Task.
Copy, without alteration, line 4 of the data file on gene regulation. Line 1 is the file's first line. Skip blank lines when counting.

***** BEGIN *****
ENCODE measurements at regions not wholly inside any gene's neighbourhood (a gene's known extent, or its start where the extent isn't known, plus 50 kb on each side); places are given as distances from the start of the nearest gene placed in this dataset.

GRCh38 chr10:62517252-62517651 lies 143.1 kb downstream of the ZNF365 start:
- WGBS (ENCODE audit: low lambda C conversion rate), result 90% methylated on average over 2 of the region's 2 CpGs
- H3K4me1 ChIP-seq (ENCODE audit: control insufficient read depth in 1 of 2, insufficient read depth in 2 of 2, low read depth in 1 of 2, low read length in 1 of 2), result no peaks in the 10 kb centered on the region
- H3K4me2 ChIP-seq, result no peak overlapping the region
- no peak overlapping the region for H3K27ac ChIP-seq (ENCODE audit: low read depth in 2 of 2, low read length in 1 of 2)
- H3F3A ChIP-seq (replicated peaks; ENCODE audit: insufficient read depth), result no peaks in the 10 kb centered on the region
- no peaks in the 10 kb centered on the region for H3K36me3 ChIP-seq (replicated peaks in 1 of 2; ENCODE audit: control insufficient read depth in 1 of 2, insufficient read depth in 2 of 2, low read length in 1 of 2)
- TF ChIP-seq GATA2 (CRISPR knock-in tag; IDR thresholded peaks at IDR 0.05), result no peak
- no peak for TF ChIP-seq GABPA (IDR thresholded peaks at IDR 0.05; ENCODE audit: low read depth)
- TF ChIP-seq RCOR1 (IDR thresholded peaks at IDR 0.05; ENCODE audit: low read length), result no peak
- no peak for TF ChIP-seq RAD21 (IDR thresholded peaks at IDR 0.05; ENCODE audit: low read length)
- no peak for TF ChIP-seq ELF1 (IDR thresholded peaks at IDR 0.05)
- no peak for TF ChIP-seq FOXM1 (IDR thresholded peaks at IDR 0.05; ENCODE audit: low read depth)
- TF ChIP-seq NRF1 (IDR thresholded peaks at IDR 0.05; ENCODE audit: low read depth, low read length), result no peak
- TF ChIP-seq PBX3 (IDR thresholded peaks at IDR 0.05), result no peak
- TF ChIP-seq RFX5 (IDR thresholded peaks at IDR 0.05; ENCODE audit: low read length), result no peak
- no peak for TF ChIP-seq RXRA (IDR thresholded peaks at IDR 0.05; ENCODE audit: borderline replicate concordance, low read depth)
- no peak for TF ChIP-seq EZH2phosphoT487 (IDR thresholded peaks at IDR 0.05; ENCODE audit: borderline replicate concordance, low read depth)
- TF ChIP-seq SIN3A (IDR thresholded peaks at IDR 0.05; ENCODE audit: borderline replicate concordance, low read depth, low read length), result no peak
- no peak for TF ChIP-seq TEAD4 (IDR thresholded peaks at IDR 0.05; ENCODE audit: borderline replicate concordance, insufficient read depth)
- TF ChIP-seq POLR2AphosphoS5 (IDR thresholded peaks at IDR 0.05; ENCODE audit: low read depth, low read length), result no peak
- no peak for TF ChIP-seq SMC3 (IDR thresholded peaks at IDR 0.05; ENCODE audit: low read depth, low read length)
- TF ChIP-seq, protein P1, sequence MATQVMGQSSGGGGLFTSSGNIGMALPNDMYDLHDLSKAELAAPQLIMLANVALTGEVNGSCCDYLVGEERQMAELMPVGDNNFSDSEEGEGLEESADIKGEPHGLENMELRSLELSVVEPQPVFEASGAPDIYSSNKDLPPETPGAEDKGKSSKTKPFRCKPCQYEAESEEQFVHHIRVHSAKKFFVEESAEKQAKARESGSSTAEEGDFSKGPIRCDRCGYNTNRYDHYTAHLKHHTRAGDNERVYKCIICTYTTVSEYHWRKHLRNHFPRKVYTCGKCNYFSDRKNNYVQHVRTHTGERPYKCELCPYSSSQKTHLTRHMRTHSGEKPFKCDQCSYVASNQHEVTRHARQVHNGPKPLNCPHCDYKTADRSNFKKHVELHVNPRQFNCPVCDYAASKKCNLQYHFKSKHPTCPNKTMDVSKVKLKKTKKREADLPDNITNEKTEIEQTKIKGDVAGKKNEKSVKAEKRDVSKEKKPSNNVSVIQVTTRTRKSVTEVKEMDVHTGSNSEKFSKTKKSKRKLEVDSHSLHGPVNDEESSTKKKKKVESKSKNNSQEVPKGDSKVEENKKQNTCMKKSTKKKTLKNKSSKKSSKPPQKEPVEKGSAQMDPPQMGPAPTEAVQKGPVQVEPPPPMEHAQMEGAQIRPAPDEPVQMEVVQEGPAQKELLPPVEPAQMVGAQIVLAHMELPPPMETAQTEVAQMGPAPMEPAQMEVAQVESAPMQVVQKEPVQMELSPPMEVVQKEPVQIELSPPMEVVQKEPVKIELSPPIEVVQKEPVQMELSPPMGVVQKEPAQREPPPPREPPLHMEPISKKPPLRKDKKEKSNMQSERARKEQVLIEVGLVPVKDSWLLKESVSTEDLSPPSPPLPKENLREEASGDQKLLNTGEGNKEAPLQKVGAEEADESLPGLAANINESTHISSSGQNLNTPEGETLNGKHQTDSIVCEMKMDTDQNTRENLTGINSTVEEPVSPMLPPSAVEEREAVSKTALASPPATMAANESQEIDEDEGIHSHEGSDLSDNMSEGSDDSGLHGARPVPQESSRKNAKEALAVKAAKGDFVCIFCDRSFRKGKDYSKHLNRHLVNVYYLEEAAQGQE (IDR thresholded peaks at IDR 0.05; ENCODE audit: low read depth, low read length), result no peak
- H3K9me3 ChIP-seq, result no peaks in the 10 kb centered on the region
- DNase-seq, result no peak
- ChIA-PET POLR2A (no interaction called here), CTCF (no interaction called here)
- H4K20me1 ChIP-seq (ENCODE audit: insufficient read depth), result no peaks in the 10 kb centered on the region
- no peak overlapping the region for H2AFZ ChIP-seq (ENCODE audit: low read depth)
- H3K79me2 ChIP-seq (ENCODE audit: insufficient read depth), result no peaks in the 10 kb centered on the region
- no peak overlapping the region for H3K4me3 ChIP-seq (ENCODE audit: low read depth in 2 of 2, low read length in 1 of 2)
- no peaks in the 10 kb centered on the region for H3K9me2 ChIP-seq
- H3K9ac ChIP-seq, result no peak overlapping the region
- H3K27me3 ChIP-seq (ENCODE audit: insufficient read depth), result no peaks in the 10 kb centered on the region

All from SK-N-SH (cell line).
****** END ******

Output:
- H3K4me1 ChIP-seq (ENCODE audit: control insufficient read depth in 1 of 2, insufficient read depth in 2 of 2, low read depth in 1 of 2, low read length in 1 of 2), result no peaks in the 10 kb centered on the region